You’re an outlet,
took too much of everything,
didn’t fight back.
Now there’s nothing you can truly feel.
You’ve lost it all,
sleep’s your only refuge.
Dreams are real when you’re at the bridge, dreaming.
And they’ll plug their cords at you,
strangle you, choke you,
And you’ll let them.
You will break.
Then of what use will you be?
Tag Archives: young adult novelist
You’re an outlet,
Allie awakes in darkness, but when the lights come on she wishes they hadn’t. You see, Allie is laying in a room full of corpses. When she is able to overcome the paralysis of shock, she makes her way to the only door in the room: a slim, steel door she fully expects to be locked. It’s not, and when Allie opens it, her voyage into terror really begins.
Her captor is sitting at a table laden with food from which he is partaking. He encourages her to explore his home, warning her it is impossible to escape. Believing him, Allie chooses to sit down at his table. She even dares to ask a few questions: “When are you going to kill me?” and “How are you going to kill me.”
The conversation captures the killer’s imagination and as he thinks of answers to these questions, the nameless and very strange man decides he will use this woman to prove or disprove the existence of The Stockholm Syndrome (then he’ll kill her). Allie has no idea what this syndrome is, so she doesn’t realize her overt behaviour has won her a reprieve from death.
The rest of Nicole Fuentes’ Novella, Keeping Her In The Light, explores the developing relationship between the killer and the captive, who is terrorized, taught and befriended by at least four identifiable personalities. Allie doesn’t know the names of any of these personalities, so she comes up with descriptions: there’s The Clown who loves to horrify; the Stoic (Hector) who only asks questions (designed to teach), The Blank (Miggs) who is the killer and The Gentle One (Vernicus) who is Allie’s friend,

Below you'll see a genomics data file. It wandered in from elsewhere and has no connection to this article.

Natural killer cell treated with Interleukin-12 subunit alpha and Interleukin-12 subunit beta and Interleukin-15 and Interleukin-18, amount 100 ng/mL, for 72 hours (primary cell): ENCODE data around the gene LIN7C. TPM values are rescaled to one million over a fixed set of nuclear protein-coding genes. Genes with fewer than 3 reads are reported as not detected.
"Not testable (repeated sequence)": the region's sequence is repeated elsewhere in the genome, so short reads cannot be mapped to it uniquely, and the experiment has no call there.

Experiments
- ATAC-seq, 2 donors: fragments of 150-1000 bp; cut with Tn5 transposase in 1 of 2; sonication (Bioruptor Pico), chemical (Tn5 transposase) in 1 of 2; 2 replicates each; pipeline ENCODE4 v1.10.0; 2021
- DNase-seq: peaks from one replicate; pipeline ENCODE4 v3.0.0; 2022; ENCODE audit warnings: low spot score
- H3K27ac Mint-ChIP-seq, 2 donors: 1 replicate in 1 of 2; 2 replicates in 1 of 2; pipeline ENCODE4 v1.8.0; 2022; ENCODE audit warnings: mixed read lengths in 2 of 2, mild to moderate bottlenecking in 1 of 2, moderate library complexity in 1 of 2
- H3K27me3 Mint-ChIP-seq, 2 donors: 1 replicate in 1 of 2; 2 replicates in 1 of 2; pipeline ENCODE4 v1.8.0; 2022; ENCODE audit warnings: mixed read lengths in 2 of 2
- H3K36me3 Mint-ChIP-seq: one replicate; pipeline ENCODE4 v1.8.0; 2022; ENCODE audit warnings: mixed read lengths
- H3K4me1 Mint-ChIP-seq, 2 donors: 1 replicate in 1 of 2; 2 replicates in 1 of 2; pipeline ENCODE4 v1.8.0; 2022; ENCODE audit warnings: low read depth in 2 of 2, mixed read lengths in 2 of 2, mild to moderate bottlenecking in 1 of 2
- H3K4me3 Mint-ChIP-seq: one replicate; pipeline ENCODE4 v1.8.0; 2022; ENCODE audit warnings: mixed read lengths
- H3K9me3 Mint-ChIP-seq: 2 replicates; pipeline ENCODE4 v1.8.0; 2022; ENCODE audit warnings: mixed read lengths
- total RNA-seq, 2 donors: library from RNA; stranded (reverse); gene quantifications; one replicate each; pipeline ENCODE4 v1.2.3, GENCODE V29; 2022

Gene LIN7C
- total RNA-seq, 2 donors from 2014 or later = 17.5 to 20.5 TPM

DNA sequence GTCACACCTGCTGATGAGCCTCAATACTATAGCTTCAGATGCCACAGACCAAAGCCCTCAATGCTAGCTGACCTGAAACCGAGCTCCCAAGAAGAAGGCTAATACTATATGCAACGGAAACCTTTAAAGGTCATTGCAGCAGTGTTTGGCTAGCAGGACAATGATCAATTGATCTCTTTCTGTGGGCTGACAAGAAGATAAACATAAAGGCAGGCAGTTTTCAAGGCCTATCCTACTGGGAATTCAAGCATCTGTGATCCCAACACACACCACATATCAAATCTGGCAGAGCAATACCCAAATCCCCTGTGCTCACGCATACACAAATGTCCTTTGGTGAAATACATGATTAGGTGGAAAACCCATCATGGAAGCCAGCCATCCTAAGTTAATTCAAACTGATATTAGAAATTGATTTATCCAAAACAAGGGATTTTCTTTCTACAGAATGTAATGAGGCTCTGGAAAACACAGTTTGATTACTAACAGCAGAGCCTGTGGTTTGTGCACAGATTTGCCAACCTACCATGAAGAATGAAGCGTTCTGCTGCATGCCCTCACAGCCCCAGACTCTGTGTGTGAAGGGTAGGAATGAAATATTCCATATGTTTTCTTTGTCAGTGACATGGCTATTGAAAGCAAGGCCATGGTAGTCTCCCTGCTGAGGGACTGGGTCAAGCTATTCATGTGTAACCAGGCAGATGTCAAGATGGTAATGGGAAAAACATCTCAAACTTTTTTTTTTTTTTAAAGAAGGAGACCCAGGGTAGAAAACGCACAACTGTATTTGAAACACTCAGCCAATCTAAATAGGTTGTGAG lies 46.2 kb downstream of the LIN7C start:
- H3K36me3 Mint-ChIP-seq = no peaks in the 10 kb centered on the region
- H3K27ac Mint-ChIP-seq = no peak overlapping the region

But the real significance of the relationship(s) between captive and captor is based on a metaphor plainly illustrated by the title and which is explained indirectly as the novella progresses. Keeping Her In The Light is a clever little story from first timer Nicole Fuentes. She caught me at the beginning and didn’t let go until the end. Kudos are in order.
Copyright © Clayton Clifford Bye 2010
*See the original here.
What’s that yellow kite doing up there,
against all the gray smoke?
Why is it soaring,
when we’re all down here, broke?
Can you see its red tail floating,
fluttering with the skill of the wind?
Why can’t we be up there,
tied with success to a string?
Did you see that just now,
the yellow kite fall?
Now it’s torn, stained, and dirty,
unwanted and abandoned in that tree so tall.
Why is it still unreachable,
so far out of reach?
Why is it cling to branches?
Why does it make me so sick?
There’s something safe about the mind. For me, it has always been a trusted haven–a comfortable one. I started running inside my head three years ago. Lying down on my bed, staring at the ceiling, I’d let my mind wander about, coming up with stories and scenarios I know would never happen. That’s probably what I found safety in–the fact that whatever I’d come up with wouldn’t happen anyway. There was some sort of safety while playing along a fine line of danger. It was safe, but not quite. It was dangerous, but not quite. I felt like I was walking on a tightrope, trying to balance myself between safety and danger. One false slip and I land on either side. Either I land on safety and be safe forever without a form of thrill, or I land on danger and be faced with danger without comfort. However, tightrope walking is, in itself, already something risky and dangerous. That’s why I can get both when I’m on that line. I can get that sense of danger from knowing I could fall any time, and I can get that sense of safety from knowing I’m balancing on that line. Still, that line, is it safe?
I remember my mentor saying that such a position wherein you choose no side is a position you shouldn’t be in, for such a position is already dangerous, because you see the good in both sides. It can’t be that sometimes you’re for one side while at other times you’re for another. But then again, wouldn’t it be better to take a neutral side?
No, for there is no standing up for what you yourself believe in when you choose the neutral. There is no gray. Everything’s either black or white, and you’ve got to have a good eye to see the distinction instead of seeing the gray.
Once again I question myself: Should I pick a side once and for all, or should I continue to stay in the middle to dream?